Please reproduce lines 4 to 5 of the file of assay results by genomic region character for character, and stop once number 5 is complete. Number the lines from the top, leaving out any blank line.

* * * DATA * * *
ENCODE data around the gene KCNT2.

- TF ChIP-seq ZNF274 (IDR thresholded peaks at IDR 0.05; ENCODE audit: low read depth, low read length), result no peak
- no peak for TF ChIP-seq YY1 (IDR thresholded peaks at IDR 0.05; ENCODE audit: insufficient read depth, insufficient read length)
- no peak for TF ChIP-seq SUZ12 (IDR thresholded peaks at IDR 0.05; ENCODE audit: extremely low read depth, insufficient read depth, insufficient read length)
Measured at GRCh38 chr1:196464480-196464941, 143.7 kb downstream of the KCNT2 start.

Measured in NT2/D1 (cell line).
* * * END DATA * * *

- no peak for TF ChIP-seq SUZ12 (IDR thresholded peaks at IDR 0.05; ENCODE audit: extremely low read depth, insufficient read depth, insufficient read length)
Measured at GRCh38 chr1:196464480-196464941, 143.7 kb downstream of the KCNT2 start.